In 2017 the company released custom physical debit cards, which allowed ATM withdrawals. The ability to take direct deposits into Cash App (paychecks and tax refunds) was launched in 2018 along with the ‘Boosts’ rewards program (product discounts partially funded by merchants), followed by fractional stock and bitcoin trading.

The biggest benefit from the company’s fast development cadence became evident during COVID-19. As the economy locked down in March 2020, the US Government announced stimulus checks which would be immediately available for citizens with bank information on file with the IRS for tax purposes. The problem, however, was that ~14% of Americans with income under $40k did not have a bank account, and many did not earn enough to file tax returns. Upon receiving a stimulus check, many would need to rely on expensive cash checking services to access their money.

By April, the IRS launched a tool for US citizens without a historically filed tax return to access stimulus funds directly. Hours later, Cash App responded by launching a feature which gave users a routing and account number (essentially mimicking a traditional bank account) to allow direct access to government stimulus payments. This meant that users didn’t need to sign up for a traditional bank account or wait for a check in the mail.

The agile product development unlocked massive user growth as the peer-to-peer nature of Cash App’s user base spread the word about the app’s growing utility. Cash App rocketed past Venmo for the first time in search popularity adding 12 million new monthly active customers in 2020, reaching 36 million by year-end.

Constantly Leading Innovation

Cash App has continually proven itself as the innovation leader amongst its peers. In what we see as an underappreciated move, Block launched Cash App for Teens in late 2021. On the surface, this is a smart way for Cash App to expand its market size and move early on the under-served 13–18 years market.

At a deeper level, it provides Cash App with a sharper spearhead into Venmo’s geographic stronghold by establishing user relationships earlier in their life. These younger users then onboard family members as part of their setup process and early money management circles, sparking new networks and proving Block understands how to leverage network advantages better than most.

It’s not difficult to imagine Cash App going one step earlier in customer lifecycles, launching ‘Kids’ as a sub-account under parental custody to educate kids about money using tools like weekly chore lists and custom interest rates to encourage savings goals.

Nearly a year later (at the time of writing), Venmo is yet to protect its turf and respond with its own Teens launch. Nevertheless, we expect it will eventually continue a historic trend of Venmo’s ‘copy-vation’, constantly playing catch-up chasing Cash App’s product releases. While not an exhaustive list, the below graphic shows Cash App’s major feature release velocity since 2015 and Venmo’s attempts to keep up.

User Obsession: The Core of Block’s Culture

As the consistent pace of product releases continues, Cash App will move closer to building a modern, consumer-first banking alternative and realising its vision of redefining the world’s relationship with money. In doing so, however, it runs the risk of overwhelming the user experience and becoming the very thing it is seeking to redefine: the unapproachable financial institution.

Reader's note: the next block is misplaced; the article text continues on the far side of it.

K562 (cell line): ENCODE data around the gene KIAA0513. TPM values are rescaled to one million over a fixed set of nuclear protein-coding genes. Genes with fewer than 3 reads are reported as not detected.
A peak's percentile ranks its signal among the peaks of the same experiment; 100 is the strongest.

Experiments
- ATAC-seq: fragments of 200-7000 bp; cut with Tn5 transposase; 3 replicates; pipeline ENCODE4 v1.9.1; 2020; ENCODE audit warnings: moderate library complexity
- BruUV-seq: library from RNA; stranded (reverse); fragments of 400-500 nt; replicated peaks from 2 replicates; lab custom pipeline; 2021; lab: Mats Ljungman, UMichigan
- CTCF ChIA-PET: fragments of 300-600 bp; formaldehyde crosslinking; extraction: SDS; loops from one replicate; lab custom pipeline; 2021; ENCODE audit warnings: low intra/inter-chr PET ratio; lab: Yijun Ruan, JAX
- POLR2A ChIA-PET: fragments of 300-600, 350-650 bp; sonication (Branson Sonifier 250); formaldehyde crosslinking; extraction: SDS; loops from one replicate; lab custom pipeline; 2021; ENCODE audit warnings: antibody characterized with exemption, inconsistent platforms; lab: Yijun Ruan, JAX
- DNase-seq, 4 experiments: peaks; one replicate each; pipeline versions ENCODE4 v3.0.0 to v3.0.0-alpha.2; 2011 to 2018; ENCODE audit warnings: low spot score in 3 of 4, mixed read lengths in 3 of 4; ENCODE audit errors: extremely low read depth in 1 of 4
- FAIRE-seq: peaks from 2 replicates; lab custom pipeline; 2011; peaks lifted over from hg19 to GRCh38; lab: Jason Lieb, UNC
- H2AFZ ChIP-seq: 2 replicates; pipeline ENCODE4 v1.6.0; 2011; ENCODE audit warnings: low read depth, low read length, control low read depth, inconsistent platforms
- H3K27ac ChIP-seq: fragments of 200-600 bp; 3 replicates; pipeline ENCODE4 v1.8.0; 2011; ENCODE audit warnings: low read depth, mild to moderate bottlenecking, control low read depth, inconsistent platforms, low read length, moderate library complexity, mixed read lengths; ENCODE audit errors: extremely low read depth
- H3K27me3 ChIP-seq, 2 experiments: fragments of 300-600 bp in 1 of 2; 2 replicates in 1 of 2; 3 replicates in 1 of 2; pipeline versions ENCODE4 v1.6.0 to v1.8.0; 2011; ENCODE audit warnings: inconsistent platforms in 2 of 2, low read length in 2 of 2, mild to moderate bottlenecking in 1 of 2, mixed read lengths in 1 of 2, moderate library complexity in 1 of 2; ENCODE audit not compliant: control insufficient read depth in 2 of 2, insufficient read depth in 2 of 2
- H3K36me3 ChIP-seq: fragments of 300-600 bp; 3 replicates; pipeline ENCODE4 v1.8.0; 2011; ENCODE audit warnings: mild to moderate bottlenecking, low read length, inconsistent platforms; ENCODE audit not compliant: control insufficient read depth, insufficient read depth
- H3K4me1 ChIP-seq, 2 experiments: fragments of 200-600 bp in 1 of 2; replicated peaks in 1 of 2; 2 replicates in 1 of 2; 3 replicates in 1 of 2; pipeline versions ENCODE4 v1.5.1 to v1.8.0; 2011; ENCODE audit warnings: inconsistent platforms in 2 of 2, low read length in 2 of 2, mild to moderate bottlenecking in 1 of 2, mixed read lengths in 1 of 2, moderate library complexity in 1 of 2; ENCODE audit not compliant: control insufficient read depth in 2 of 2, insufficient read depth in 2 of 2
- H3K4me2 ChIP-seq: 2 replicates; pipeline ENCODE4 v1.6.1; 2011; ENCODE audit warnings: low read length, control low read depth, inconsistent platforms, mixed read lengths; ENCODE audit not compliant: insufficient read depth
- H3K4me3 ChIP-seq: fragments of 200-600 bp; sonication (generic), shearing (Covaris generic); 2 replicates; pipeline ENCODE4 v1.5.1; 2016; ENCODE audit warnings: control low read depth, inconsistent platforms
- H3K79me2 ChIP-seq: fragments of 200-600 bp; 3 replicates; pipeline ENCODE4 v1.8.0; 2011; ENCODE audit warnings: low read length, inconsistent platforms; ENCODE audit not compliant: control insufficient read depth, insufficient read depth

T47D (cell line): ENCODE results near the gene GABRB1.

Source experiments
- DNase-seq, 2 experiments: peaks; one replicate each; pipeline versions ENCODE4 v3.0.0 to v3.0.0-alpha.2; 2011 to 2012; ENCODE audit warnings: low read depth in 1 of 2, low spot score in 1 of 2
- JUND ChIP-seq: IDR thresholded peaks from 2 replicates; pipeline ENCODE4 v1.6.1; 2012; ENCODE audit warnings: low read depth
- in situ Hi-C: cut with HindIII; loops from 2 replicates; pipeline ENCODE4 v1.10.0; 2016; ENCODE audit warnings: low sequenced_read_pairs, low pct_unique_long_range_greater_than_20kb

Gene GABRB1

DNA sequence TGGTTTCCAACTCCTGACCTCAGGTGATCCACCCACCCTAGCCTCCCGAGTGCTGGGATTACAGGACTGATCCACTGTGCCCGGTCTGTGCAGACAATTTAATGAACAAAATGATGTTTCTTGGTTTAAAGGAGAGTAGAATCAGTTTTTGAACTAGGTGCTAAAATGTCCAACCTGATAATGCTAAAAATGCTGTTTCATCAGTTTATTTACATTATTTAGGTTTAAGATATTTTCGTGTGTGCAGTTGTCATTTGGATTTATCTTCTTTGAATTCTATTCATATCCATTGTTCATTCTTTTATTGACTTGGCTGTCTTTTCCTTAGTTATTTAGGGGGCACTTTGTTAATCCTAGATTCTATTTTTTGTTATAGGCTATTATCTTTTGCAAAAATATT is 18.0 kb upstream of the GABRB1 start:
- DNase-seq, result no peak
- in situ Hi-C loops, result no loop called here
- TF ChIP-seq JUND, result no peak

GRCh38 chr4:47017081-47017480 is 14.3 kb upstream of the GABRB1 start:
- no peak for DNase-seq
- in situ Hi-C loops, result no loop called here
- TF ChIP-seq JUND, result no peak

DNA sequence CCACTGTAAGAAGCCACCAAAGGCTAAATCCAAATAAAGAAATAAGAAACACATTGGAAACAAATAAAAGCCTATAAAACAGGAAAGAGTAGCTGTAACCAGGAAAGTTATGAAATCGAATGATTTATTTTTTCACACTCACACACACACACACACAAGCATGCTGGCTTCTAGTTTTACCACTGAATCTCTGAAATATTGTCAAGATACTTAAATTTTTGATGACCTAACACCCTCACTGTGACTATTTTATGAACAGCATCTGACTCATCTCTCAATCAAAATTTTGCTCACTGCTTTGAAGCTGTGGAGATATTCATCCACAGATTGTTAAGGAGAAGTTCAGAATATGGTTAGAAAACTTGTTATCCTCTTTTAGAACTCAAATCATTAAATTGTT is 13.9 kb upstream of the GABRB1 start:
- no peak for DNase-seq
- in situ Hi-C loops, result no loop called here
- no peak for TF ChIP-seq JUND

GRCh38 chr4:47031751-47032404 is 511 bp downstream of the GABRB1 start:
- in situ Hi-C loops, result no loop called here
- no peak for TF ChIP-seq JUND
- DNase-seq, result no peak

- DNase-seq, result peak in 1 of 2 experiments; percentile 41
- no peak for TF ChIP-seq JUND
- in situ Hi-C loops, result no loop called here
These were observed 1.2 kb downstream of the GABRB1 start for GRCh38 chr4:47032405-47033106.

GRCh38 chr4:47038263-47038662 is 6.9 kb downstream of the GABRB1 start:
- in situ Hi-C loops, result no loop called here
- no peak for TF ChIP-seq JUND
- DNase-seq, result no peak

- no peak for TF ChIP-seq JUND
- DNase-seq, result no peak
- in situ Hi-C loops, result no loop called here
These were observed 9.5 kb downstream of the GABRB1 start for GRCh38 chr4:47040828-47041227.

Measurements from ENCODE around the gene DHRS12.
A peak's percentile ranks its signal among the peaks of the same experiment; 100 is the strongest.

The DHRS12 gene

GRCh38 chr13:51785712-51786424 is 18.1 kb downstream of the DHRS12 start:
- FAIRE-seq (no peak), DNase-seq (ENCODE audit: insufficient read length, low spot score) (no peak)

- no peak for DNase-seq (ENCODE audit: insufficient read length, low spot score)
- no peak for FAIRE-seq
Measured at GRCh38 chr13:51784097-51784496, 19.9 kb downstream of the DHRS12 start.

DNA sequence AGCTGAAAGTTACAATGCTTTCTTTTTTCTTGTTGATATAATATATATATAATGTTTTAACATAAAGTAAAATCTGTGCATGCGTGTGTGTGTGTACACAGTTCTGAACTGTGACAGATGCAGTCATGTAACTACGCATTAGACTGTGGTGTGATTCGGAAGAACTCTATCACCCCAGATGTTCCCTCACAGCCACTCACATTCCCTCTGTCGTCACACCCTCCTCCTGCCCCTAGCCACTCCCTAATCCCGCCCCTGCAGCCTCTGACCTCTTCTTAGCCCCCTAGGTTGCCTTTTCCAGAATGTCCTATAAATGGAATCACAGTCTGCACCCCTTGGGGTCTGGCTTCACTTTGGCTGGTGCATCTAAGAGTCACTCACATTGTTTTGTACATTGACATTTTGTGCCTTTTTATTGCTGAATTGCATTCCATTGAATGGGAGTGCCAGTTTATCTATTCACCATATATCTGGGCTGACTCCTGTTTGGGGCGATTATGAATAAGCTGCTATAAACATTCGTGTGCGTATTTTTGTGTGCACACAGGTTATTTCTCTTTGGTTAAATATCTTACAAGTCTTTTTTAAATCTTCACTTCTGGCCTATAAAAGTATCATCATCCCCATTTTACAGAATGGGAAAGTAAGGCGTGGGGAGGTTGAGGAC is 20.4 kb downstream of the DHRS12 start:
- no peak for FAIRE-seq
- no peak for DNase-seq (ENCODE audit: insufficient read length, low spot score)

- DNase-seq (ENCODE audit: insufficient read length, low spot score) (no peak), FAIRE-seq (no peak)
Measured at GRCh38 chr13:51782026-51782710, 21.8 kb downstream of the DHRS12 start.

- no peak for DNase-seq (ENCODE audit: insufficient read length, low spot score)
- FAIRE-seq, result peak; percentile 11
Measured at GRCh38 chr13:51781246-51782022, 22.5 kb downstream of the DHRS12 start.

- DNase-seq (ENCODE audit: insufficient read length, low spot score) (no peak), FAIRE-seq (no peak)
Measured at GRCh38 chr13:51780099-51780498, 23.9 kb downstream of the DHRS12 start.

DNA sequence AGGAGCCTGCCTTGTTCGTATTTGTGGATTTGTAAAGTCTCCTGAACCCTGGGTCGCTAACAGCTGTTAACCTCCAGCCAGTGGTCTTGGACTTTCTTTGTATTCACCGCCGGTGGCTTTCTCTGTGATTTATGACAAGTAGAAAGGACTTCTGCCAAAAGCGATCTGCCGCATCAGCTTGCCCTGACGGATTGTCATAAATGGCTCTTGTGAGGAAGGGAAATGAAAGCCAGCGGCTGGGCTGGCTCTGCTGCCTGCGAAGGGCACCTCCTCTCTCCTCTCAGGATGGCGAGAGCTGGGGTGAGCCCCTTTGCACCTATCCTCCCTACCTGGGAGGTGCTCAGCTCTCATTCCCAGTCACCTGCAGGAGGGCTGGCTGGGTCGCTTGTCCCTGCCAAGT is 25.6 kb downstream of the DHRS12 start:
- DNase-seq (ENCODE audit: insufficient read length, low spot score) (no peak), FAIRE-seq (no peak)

Here, we think Block’s cultural obsession with maximising the customer experience will be the defining characteristic of its ongoing success.

Historically there have been multiple evolutions of Cash App’s navigational architecture aimed at unburying features previously lost by bringing them closer to the surface and optimising for a more intuitive user flow. For example, its ‘direct deposit’ feature saw a 57% lift in usage post its most recent navigation redesign.

In contrast, Venmo has stuck with its public user transaction social feeds as it believes the feature defines it as a social network. Described by many commentators as ‘creepy’ and historically scrutinised by regulators for user privacy shortcomings, Venmo did not close its global feed or give users the ability to set privacy settings for their friend's lists until 2021. Even today, transactions are still public-by-default to friends circles.

It’s understood that around 40% of Venmo users have manually switched transactions to private, and there are likely many more who would but don’t know how. The campaigning by users and industry bodies to encourage Venmo to clean up its privacy act, and the significant proportion of users manually changing their privacy settings, indicates a lack of customer obsession.

It’s Not Over Yet

Leveraging lessons from Square’s growth playbook, such as the importance of a customer obsession combined with a creative go-to-market, Cash App has turned into a US consumer finance powerhouse — 80 million annual users and the #1 ranked finance app across the Google and Apple app stores since 2017.

Despite its historic success, we think the most exciting part of Cash App’s journey lies ahead. In part three, we will explore what we think its future will look like: personalised commerce, the convergence of Block’s networks and the opportunity to go global, each presenting significant opportunities.

The article has been prepared by ECP Asset Management Pty Ltd (ECP). ECP is a funds management firm based in Sydney, Australia. For further information, visit ECP and the author own shares in Block (ASX: SQ2).

This material has been prepared for informational purposes only and is not intended to provide and should not be relied on for financial advice. ECP and the analyst own shares in CSL Ltd. ABN 26 158 827 582, AFSL 421704, CAR 44198.